Saturday, February 15, 2014

Railroad Maps from the 1945 Official Guide


214 Railroad Maps from the 1945 Official Guide to the Railways

This work is to help me and other modelers figure out the relationships between the many railroads extant at the end of WWII, the period I model.  How did things get from New York to San Francisco?  Mostly they went via Chicago or St. Louis as the following maps illustrate.  The Official Guide contains listings for all the railroads and shipping companies transporting freight or passengers, along with the passenger schedules.  Many companies placed maps of their systems with their listings.  Their marketing departments usually drafted these maps, so there can be certain distortions that make the owner’s line look superior to the competition.  Some of the small roads emphasized their connections to the continent.  Delusions of Grandeur or a Desperate Sell?  It’s interesting to note which connecting lines show up on whose maps.  Some roads had friendly connections and steered each other business, sometimes they were fierce competitors, sometimes they were either depending on which city they were serving.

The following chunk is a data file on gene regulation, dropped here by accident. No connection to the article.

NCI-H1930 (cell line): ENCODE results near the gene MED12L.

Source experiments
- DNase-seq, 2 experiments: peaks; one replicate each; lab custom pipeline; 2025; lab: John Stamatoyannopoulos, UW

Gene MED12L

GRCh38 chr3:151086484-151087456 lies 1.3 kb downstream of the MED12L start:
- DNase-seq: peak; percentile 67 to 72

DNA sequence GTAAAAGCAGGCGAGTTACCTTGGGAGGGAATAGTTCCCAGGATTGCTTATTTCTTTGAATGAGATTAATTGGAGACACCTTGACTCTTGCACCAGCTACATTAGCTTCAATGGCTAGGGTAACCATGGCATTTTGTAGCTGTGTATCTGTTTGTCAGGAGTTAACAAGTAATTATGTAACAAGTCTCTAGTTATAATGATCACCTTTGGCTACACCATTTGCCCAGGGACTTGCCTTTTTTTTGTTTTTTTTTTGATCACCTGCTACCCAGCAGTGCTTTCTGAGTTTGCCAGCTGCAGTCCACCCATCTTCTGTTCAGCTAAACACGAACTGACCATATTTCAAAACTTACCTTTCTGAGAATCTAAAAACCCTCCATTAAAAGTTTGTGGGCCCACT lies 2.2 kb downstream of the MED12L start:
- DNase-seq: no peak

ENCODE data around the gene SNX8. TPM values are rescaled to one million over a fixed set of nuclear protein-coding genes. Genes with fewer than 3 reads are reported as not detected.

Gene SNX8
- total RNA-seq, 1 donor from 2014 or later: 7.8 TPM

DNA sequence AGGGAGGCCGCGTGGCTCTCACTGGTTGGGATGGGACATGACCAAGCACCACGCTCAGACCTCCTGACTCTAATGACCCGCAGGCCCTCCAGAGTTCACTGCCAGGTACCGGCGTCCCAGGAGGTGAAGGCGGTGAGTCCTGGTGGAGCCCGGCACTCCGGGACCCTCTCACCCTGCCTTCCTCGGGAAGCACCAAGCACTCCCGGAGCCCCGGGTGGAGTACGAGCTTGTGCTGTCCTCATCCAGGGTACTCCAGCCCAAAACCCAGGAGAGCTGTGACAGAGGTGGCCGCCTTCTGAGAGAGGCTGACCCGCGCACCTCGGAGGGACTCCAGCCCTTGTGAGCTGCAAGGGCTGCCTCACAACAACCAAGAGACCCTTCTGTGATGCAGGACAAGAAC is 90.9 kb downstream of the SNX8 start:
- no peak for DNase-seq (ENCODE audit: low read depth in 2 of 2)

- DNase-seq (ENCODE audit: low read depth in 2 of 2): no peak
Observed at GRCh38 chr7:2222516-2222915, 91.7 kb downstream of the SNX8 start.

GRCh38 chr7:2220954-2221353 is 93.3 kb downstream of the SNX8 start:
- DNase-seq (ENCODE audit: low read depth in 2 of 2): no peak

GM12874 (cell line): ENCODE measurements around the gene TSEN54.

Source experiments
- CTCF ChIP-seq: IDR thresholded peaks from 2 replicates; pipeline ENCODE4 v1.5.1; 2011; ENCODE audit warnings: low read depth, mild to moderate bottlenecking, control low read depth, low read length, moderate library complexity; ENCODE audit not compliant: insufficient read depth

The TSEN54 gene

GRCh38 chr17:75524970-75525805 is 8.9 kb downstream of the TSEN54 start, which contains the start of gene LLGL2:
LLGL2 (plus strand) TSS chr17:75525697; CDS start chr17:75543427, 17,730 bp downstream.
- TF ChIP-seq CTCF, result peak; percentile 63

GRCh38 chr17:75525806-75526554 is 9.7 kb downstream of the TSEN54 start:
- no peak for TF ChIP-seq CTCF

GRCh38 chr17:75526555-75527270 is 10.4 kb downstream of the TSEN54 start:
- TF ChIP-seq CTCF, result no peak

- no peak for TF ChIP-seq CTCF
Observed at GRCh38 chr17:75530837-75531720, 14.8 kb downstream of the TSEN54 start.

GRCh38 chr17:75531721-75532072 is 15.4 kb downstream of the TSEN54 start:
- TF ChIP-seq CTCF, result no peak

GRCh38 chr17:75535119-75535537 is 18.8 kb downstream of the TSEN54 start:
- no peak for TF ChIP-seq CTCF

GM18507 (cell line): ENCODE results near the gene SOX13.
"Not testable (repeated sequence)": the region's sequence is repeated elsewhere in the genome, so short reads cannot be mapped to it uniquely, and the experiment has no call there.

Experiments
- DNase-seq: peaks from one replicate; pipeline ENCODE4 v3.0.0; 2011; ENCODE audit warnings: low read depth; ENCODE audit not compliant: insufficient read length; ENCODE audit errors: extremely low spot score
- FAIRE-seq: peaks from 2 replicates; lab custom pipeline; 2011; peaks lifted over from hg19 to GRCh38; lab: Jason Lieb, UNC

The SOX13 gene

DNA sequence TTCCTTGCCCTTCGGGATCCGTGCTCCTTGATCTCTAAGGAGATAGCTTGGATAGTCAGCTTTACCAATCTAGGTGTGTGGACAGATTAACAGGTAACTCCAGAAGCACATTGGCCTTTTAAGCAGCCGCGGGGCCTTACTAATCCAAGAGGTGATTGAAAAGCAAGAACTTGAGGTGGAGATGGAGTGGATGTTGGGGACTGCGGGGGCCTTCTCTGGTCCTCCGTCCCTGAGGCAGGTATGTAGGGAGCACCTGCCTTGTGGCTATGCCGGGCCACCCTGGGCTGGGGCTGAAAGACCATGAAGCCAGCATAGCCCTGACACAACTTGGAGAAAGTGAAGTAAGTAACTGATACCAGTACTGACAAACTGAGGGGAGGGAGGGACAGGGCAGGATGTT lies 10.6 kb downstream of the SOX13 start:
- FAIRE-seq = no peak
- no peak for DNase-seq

The map pages were extracted from the 1945 Official Guide and not edited other than to add an alphabetical index, pp i-v; table of contents, vi-x; and bookmarks to selected roads. 

The reporting marks column in the index and contents is based on the 1953 Official Register of Railway Equipment.

You can find the document on Google Drive at:

It is a large file at 32MB

And why did this ATSF modeler choose the BCE map above as the teaser image?

Turns out that  a lot of alcohol destined to Richmond's Lawrence Warehouse for the Russians during WWII originated at distilleries served by the BCE and routed south via GN SP Stockton ATSF or NP SP.  

15 February 2014

Cameron Park, CA

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